Although capillary barrier deterioration underlies major inflammatory lung pathology, barrier-enhancing strategies are not available. To consider hyperosmolar therapy as a possible strategy, we gave 15-minute infusions of hyperosmolar sucrose in lung venular capillaries imaged in real time. Surprisingly, this treatment enhanced the capillary barrier, as indicated by quantification of the capillary hydraulic conductivity. The barrier enhancement was sufficient to block the injurious effects of thrombin, TNF-α, and H2O2 in single capillaries, and of intratracheal acid instillation in the whole lung. Capillary immunofluorescence indicated that the hyperosmolar infusion markedly augmented actin filament formation and E-cadherin expression at the endothelial cell periphery. The actin-depolymerizing agent latrunculin B abrogated the hyperosmolar barrier enhancement as well as the actin filament formation, suggesting a role for actin in the barrier response. Furthermore, hyperosmolar infusion blocked TNF-α–induced P-selectin expression in an actin-dependent manner. Our results provide the first evidence to our knowledge that in lung capillaries, hyperosmolarity remodels the endothelial barrier and the actin cytoskeleton to enhance barrier properties and block proinflammatory secretory processes. Hyperosmolar therapy may be beneficial in lung inflammatory disease.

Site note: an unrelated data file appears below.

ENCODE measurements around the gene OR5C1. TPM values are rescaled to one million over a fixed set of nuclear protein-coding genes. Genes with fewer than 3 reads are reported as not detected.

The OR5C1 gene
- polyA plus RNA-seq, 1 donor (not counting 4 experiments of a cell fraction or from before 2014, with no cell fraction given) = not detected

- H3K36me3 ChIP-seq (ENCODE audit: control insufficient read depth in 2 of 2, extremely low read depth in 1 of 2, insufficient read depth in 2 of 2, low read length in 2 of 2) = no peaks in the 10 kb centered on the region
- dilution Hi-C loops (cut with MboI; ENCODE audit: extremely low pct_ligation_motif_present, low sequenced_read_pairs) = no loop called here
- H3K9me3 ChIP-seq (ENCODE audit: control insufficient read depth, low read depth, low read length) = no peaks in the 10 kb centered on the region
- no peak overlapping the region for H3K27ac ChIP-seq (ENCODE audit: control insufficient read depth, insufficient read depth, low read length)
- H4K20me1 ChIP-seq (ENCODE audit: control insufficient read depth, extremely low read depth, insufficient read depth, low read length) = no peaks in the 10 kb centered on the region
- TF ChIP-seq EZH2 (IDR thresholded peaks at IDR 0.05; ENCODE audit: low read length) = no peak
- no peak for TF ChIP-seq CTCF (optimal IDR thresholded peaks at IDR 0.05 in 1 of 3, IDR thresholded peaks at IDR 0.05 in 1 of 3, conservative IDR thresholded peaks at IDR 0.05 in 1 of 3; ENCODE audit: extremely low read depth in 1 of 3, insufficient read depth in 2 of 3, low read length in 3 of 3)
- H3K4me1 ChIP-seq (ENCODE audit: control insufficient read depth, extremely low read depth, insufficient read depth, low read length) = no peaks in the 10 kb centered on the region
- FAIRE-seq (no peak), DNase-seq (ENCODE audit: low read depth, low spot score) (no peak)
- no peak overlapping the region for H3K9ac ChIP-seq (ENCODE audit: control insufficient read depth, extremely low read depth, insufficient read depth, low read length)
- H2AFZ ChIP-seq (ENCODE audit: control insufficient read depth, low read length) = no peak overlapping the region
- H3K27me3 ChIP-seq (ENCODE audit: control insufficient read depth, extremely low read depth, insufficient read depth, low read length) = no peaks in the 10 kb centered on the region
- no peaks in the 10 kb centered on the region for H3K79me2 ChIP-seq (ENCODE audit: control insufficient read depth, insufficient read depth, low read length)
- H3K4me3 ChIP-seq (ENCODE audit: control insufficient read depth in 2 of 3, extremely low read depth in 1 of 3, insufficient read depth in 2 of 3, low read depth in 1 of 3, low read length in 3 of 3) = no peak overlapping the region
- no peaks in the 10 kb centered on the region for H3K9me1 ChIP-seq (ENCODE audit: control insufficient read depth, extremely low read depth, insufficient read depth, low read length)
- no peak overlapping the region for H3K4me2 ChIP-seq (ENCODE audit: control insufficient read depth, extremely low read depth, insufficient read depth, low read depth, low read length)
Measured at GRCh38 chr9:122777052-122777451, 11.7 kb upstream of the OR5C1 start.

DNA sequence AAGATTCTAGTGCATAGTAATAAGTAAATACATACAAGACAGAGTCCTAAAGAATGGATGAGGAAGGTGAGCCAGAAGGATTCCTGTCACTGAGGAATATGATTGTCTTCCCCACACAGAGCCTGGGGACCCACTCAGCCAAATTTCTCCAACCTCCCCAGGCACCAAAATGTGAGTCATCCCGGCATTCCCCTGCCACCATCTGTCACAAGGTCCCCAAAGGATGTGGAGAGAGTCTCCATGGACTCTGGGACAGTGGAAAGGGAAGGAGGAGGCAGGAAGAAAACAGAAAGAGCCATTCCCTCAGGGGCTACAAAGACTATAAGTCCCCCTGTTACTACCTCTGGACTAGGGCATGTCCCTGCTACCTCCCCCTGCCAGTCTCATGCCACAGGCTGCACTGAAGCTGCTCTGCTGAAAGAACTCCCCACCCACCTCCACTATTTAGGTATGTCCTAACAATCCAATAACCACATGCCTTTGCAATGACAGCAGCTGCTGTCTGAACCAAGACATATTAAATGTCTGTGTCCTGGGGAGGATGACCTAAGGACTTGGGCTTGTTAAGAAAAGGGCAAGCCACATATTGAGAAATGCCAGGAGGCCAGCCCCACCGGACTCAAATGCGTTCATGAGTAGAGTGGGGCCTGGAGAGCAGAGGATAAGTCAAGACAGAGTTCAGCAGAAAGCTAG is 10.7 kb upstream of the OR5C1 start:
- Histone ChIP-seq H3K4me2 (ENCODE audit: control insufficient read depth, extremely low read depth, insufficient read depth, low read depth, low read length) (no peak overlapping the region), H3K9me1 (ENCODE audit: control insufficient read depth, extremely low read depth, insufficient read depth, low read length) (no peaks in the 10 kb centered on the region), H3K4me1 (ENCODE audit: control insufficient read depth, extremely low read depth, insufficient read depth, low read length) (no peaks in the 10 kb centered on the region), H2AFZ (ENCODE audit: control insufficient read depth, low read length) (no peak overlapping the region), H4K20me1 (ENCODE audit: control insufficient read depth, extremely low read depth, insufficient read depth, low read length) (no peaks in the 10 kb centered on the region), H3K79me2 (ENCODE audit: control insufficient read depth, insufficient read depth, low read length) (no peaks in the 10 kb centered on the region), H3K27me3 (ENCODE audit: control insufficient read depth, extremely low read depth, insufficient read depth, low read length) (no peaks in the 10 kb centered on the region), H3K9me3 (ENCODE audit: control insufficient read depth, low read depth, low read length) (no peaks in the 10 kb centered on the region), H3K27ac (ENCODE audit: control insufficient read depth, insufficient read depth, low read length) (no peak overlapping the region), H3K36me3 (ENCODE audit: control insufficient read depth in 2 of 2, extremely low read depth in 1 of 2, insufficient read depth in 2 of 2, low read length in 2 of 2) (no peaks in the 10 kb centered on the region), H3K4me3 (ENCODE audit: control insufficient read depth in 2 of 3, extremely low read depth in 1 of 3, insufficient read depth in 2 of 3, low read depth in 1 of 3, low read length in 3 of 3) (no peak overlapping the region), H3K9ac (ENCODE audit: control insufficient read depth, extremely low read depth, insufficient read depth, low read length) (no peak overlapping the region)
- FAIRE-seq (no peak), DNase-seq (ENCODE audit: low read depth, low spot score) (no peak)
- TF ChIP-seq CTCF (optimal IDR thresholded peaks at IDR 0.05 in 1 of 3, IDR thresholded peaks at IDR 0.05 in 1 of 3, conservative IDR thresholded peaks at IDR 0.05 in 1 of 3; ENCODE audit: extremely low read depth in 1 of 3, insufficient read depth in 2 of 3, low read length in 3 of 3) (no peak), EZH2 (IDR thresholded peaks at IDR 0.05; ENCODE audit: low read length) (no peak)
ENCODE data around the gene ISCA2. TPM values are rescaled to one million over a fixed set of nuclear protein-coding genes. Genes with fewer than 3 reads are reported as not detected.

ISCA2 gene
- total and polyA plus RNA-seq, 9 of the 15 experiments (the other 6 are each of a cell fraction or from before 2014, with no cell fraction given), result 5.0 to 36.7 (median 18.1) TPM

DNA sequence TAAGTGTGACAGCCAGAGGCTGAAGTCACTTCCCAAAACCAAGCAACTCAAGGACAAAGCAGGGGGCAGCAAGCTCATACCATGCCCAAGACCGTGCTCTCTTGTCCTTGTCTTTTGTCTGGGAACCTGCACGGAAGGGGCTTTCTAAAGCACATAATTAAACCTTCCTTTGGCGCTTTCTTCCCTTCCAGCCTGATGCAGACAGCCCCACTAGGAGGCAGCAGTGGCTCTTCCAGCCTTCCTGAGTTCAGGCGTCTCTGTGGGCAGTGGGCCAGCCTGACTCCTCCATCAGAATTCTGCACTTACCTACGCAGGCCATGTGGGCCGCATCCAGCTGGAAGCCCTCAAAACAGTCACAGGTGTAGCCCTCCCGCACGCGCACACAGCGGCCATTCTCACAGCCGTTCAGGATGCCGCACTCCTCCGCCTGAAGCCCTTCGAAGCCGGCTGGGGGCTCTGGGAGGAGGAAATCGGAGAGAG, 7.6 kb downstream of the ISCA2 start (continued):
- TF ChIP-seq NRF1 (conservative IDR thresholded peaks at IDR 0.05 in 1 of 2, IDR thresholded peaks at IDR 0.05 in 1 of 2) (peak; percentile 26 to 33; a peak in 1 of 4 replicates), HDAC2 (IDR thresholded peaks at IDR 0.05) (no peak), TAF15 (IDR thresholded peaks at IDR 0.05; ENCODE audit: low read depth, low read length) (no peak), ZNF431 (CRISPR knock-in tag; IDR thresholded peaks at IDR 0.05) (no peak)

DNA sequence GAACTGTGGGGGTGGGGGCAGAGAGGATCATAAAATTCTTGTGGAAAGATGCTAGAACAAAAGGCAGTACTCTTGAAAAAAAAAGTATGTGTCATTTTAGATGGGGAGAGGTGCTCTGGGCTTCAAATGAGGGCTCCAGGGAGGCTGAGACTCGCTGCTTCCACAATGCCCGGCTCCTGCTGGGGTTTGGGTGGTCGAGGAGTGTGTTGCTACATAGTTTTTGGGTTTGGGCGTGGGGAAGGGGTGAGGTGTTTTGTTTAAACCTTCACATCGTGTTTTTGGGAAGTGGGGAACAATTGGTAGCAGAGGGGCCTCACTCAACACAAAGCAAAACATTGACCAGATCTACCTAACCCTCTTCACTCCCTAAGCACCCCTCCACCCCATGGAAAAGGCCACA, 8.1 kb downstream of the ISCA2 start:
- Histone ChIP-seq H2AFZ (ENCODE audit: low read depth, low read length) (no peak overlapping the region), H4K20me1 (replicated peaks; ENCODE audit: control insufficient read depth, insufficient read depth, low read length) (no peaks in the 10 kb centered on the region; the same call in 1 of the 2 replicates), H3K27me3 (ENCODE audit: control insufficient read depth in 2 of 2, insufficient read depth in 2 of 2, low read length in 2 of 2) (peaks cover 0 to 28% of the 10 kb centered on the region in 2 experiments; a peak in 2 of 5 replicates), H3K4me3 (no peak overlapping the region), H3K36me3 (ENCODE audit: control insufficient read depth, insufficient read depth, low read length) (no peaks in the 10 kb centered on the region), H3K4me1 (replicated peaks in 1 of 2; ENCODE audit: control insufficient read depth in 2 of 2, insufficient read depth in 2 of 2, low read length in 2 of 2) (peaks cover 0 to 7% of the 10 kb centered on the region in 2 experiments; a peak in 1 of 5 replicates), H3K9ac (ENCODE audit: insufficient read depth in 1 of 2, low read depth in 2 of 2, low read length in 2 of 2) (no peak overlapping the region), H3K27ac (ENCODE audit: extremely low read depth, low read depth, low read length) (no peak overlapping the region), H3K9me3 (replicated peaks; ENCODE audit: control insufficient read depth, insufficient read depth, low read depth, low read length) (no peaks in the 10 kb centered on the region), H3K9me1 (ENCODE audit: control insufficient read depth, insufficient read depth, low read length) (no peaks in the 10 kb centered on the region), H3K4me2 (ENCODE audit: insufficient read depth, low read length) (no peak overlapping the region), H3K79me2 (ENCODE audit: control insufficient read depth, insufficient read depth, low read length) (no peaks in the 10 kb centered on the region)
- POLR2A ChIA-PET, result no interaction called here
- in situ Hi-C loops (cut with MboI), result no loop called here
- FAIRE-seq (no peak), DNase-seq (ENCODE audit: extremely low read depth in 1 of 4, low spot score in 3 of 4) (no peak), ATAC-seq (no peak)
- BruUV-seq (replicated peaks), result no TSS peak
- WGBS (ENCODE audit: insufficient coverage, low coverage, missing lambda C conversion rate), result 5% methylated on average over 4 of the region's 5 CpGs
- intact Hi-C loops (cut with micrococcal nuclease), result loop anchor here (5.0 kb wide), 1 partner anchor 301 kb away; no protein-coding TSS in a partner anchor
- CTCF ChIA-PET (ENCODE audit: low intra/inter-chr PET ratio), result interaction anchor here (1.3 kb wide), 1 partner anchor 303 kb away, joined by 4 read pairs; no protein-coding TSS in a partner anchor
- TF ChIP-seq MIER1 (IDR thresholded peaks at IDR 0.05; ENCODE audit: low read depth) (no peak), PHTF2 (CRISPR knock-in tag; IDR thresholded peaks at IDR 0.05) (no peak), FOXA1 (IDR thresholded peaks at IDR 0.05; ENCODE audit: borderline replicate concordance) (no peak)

Zeenat Safdar, Ping Wang, Hideo Ichimura, Andrew C. Issekutz, Sadiqa Quadri, Jahar Bhattacharya